Evaluation using eGFR is easier than measuring GFR. The Cockcroft-Gault, Modification of Diet in Renal Disease (MDRD), and Chronic Kidney Disease Epidemiology Collaboration (CKD-EPI) equations are eGFR formulas used for adults, whereas the Schwartz equation and its modifications are widely used for children. The equation for chronic kidney disease (CKD) in patients aged <25 years (CKiD U25 eGFR equation), applicable to both young adults and adolescents in the transitional state, was recently developed [7]. In addition to the Schwartz equation, the full age spectrum (FAS) equation can be applied as an eGFR formula in children [8,9]. The FAS equation is applicable to all ages over 2 years and has the advantage of less discrepancy in the transition state. The GFR value from the FAS equation was not inferior to that from the Schwartz-creatinine equation [8].

Evaluation of hematuria

Hematuria is an important sign of glomerular disease and is present in approximately 50% to 80% of patients [1]. Urine sediments for erythrocyte morphology, red blood cell (RBC) casts, and the presence of acanthocytes are characteristic markers of glomerular disease [10,11] and should therefore be examined. RBC casts in urine or acanthocytes with >5% urine RBCs indicate inflammatory glomerular disease [1]. The magnitude and persistence of hematuria can predict long-term outcomes in many glomerular diseases, particularly immunoglobulin A nephritis or vasculitis, and is thought to be a prognostic marker [1]; thus, regular follow-up is important for all glomerular diseases.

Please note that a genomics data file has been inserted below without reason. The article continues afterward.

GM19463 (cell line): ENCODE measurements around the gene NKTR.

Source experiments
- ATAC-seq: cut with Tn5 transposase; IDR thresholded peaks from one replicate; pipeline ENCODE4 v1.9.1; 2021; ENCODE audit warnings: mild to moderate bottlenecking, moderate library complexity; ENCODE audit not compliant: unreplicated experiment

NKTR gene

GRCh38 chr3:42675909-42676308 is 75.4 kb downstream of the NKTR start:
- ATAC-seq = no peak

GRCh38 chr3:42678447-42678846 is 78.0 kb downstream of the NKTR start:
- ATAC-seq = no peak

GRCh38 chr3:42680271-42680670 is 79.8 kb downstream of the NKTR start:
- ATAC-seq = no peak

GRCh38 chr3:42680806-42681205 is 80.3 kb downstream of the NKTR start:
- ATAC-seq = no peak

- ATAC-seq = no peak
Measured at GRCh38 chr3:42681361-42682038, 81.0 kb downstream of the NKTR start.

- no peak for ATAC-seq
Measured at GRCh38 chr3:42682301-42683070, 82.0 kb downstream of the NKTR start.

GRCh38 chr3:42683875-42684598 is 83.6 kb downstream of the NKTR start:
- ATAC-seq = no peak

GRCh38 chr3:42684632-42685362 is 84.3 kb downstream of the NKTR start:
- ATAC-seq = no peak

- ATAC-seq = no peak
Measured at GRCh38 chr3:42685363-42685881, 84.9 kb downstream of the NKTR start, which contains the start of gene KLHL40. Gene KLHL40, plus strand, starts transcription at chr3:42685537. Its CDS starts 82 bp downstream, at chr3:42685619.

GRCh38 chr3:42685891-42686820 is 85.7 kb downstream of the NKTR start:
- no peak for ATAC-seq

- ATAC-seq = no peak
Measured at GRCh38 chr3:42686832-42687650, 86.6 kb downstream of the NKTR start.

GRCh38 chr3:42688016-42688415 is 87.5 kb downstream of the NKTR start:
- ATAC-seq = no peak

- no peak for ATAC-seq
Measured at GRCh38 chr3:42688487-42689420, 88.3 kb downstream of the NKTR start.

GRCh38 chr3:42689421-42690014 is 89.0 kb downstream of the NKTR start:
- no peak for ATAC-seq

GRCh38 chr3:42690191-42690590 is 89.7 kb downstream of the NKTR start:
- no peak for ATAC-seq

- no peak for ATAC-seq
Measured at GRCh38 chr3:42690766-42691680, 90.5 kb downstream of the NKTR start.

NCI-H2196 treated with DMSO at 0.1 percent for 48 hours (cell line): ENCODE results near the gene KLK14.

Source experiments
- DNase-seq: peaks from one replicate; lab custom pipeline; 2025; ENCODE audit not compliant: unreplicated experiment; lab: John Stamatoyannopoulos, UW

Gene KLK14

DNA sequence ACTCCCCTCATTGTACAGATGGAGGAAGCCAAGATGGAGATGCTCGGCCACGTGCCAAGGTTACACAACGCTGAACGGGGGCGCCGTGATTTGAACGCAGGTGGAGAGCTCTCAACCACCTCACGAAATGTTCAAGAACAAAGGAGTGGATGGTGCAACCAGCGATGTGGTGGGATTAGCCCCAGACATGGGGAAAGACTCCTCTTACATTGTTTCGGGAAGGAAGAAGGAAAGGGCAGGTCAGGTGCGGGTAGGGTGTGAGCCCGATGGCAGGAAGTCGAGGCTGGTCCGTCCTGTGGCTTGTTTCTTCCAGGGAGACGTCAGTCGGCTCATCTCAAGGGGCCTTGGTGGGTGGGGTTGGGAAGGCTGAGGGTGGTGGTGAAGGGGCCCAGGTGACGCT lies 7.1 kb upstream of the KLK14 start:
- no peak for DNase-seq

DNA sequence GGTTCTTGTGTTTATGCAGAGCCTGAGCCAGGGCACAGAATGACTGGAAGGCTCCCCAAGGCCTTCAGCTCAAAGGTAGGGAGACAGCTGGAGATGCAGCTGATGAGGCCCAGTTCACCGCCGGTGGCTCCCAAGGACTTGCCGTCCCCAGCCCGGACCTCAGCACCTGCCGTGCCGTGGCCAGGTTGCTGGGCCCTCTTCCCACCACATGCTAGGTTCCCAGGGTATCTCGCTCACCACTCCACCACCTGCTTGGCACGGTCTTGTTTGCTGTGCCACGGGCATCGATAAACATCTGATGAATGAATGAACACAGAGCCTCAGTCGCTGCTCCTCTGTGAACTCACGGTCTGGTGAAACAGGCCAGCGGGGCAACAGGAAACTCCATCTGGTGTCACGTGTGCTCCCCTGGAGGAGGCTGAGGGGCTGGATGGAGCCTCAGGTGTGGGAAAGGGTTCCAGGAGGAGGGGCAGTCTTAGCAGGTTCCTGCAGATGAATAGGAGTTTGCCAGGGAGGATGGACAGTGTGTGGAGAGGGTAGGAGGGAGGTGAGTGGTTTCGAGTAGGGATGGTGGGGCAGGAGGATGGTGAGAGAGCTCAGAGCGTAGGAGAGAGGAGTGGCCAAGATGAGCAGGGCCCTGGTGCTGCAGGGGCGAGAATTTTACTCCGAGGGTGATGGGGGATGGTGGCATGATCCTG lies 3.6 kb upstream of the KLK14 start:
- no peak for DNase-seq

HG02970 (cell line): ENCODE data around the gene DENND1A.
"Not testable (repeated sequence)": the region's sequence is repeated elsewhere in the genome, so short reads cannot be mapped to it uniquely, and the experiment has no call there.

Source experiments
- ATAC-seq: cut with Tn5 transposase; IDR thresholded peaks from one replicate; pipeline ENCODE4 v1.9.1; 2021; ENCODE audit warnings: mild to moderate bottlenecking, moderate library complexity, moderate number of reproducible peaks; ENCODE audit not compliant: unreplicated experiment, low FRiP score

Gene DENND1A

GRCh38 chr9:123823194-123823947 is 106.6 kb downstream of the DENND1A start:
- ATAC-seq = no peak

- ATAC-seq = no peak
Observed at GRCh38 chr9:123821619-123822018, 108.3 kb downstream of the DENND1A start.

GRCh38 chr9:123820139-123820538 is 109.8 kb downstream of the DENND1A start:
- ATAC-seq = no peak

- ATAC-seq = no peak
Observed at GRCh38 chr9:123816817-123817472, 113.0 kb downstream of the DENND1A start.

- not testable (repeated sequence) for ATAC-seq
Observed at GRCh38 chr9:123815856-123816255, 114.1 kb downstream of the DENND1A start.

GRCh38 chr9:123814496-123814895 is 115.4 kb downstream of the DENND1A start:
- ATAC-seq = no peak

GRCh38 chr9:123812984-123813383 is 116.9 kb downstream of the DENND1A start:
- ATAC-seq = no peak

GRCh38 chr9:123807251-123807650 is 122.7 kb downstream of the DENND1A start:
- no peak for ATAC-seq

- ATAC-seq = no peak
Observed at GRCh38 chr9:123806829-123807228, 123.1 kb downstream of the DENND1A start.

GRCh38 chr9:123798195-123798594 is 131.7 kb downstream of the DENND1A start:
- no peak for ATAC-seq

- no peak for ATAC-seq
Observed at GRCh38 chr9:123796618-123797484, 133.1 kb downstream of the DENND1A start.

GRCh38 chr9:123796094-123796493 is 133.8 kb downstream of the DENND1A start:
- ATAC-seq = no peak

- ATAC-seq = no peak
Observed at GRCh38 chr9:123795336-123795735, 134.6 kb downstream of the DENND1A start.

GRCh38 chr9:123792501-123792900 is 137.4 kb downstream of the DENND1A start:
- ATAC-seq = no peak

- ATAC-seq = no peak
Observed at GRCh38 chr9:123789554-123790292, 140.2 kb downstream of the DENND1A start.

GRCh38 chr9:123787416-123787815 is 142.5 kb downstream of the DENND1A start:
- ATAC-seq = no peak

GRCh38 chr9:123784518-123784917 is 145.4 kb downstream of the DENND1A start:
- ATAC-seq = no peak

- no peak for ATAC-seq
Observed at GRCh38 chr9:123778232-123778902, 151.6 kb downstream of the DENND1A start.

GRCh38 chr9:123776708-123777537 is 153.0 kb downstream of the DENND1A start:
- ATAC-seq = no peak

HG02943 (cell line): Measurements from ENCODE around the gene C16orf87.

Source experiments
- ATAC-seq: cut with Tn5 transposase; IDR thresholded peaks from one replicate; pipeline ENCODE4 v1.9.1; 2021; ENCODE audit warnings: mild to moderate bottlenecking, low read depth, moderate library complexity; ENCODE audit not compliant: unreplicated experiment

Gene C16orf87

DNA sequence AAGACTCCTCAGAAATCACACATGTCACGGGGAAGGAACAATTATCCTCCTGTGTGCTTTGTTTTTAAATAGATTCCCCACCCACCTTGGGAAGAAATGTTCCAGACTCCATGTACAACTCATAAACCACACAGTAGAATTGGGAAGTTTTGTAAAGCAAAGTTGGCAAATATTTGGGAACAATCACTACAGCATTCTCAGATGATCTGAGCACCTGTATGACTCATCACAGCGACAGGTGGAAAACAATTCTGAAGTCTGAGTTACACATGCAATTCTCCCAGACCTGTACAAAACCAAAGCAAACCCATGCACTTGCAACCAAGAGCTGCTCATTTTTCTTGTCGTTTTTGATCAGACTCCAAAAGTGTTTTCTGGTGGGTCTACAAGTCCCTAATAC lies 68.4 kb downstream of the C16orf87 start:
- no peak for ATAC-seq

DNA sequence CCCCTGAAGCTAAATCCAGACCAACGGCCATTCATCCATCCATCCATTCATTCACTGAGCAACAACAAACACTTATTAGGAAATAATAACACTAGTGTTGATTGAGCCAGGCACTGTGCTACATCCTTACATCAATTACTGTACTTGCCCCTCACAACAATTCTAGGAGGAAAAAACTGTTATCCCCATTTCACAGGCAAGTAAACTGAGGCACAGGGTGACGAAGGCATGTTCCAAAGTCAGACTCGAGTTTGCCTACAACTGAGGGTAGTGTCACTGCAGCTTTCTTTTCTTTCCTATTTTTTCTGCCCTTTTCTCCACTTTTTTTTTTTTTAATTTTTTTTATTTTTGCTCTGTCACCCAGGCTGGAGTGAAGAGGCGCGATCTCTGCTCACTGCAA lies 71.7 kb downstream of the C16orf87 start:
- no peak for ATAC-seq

Management of complications of glomerular disease

Complications caused by glomerular disease may result from the clinical presentation rather than from a specific histological problem. Morbidity and mortality can be improved by addressing metabolic problems and thrombotic events while managing edema, proteinuria, and blood pressure (BP) [1].

Control of edema